It was determined that the 89/96 could easily be converted (Model 1889s could not) to handle the new cartridge by re-barreling the rifle.

1889/96s were converted to 1896/11s by replacing or modifying the following:

  • A new barrel was added.
  • Already fitted to the barrel were new front and rear sights.
  • A pistol grip was grafted onto the stock of the rifle.
  • The new rifles were also fitted with 6 round magazines, similar to the 1889/1900 pattern magazine, minus the reinforcing ridge, although the magazine did include a bolt hold-open *feature for when the magazine was empty.
  • A new trigger-guard was fitted to accommodate the new magazine.

However, it took several years for all the 89/96s to be converted to 96/11 and 1911 Rifle production continued until 1918. Rather than leave large numbers of troops unarmed while the rifles were shipped off for conversion, they were re-issued Model 1889s. (Troops with Model 89/00 Short Rifles and 05 Carbines were re-issued 1893 Carbines).

Swiss soldiers are roughly classified into two categories, elite and reserve. Elites are under the age of 30, reserves are over the age of 30. Any trooper reaching reserve status, who had an 89/96 during the changeover period was issued a Model 1889, and kept it for the remaining term of his service. Raw recruits, were issued Model 1889s as well and were later issued 96/11s or 1911s.

The various Canton Arsenals were given different priorities regarding when they were re-equipped.

Model 1911 Rifle[edit]

Bolt of the Model 1911 Rifle and Carbine, operating rod stripped
Schmidt-Rubin Model 1911 Rifle

An improvement over the original, 1889, version of the Schmidt-Rubin rifle, the Swiss M1911 placed the locking lugs in the middle of the bolt, rather than at the rear, strengthening the action and allowing a more powerful cartridge, the Gewehrpatrone 11 or GP 11 to be used. It is distinguished from the 96/11 rifle by a curved buttplate and by a stock with an integral semi-pistol grip. It uses a graduated tangent sight which begins at 300 meters. The 1911 and 96/11 rifles are characterized by exceptional accuracy and were made with excellent craftsmanship. The fact that Switzerland remained neutral through both world wars ensured that they are in far better condition, on average, than the rifles of other European nations from that vintage.[1]

Model 1911 Carbine ("K11")[edit]

Barrel Length - 23.3 inches: 4-groove, RH, concentric rifling, 1 in 10.63 Overall Length - 43.6 inches Weight - 8.85 lbs empty Action - Schmidt-Rubin Straight Pull Caliber - 7.5x55 Swiss (GP11) Capacity - 6 round detachable box magazine Sights - Tangent-leaf sight graduated to 1500m Total Production : 185,150 Bayonet: Models 1892 Spike Bayonet, 1899, 1918, 1906 Pioneer (Sawback) and 1914 Pioneer (Sawback)

Produced concurrently with the 1911 Rifle, the 1911 Carbine replaced both the Short Rifle and Cavalry Carbine. While production of the 1911 rifle stopped in 1919, Carbine production continued until 1933 with some 184,000 Carbines being produced. [2]

K31 Carbine[edit]

Main article: K31

ZfK31/42 and /43[edit]

  • Barrel Length – 25.65 inches: 4-groove, RH, concentric rifling, 1 in 10.63
  • Overall Length – 43.7 inches
  • Weight – 9.41 lbs empty
  • Action – Straight Pull Bolt Action
  • Caliber – 7.5x55mm Swiss (GP 11)
  • Capacity – 6 round detachable box magazine
  • Sights – Optical: (Model 31/42) 1.8x9 optical sight (Model 31/43) 2.8x12 optical sight – Iron: 2 Tangent-leaf sights One on the scope graduated to 700m and one on the barrel graduated to 1500m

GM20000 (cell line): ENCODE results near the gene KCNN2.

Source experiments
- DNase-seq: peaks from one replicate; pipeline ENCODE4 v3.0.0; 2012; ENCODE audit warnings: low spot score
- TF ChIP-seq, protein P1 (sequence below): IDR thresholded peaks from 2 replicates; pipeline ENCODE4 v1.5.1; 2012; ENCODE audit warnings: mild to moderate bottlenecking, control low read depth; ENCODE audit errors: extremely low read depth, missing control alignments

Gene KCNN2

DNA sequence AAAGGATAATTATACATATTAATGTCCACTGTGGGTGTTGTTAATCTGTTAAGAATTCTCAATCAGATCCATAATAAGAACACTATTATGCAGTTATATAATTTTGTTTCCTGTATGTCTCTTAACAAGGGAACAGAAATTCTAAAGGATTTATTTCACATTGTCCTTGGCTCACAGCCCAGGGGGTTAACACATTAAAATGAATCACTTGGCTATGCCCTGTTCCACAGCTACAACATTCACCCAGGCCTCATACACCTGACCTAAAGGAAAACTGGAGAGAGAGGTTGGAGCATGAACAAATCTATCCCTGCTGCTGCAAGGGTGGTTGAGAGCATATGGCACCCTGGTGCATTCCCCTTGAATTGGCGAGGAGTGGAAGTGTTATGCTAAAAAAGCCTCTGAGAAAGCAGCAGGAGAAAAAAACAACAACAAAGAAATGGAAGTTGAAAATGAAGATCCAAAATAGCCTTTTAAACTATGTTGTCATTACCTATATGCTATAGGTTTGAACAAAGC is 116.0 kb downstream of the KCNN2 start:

• Total Production – 2,241
  • Bayonet: Models 1899/18, 1918, 1918/55 and 1914 Pioneer (Sawback)

The Swiss began experimenting with rifles with telescopic sights in 1918. However, it wasn't until 1940, that they found a satisfactory telescopic sight. The Swiss liked the low mounted Kern telescopic sight, as it helped keep the shooters head down, thus limiting his exposure to enemy fire. The telescopic sight was mounted to the left side of slightly modified K31's. In addition to the optics, a short range (700 m) iron sight was mounted on top of the scope. The K31/42 was fitted with a 1.8x9 sight, while the 31/43 was fitted with an improved 2.8x12 sight. Both telescopic sights had a rather innovative periscope arrangement which allowed the objective of the sight to be rotated out of the way, when not in use. However, neither telescopic sight proved to have enough magnification or field of vision to be especially useful, and production was ceased shortly after it began.

ZfK55 Sniper Rifle[edit]

ZfK55 sniper rifle
  • Barrel Length – 25.65 inches: 4-groove, RH, concentric rifling, 1 in 10.63
  • Overall Length – 47.55 inches
  • Weight – 13.5 lbs empty (with telescopic sight attached)
  • Action – Straight Pull Bolt Action
  • Caliber – 7.5x55mm Swiss (GP 11)
  • Capacity – 6 round detachable box magazine
  • Sights – Tangent-leaf sight graduated to 1,500 m
  • Total Production – 4,150
  • Bayonet: Models 1899/18, 1918, 1918/55 and 1914 Pioneer (Sawback)

While the ZfK55 possess many visual similarities to the K31, the two rifles have only four parts in common (the cocking piece, the firing pin, the firing pin spring, and the extractor.) The ZfK55 is fitted with a 3.5x22 Kern telescopic sight mounted to the left of the receiver, with the mounts being an integral part of the receiver. The 3.5x22 Kern telescopic sight was graduated for engaging targets from 0 up to 800 m in 100 m increments. The entire action of the ZfK55 is tilted at an angle to allow for ejecting cartridges to clear the telescopic sight. The barrel fitted to the ZfK55 is heavier than the one on the K31 and is fitted with a large muzzle-brake/flash suppressor. The ZfK55 also boasts a half-stock with a pistol grip and a bipod.

References[edit]

  1. ^ http://www.swissrifles.com/sr/index.html
  2. ^ http://www.swissrifles.com/sr/index.html

External links[edit]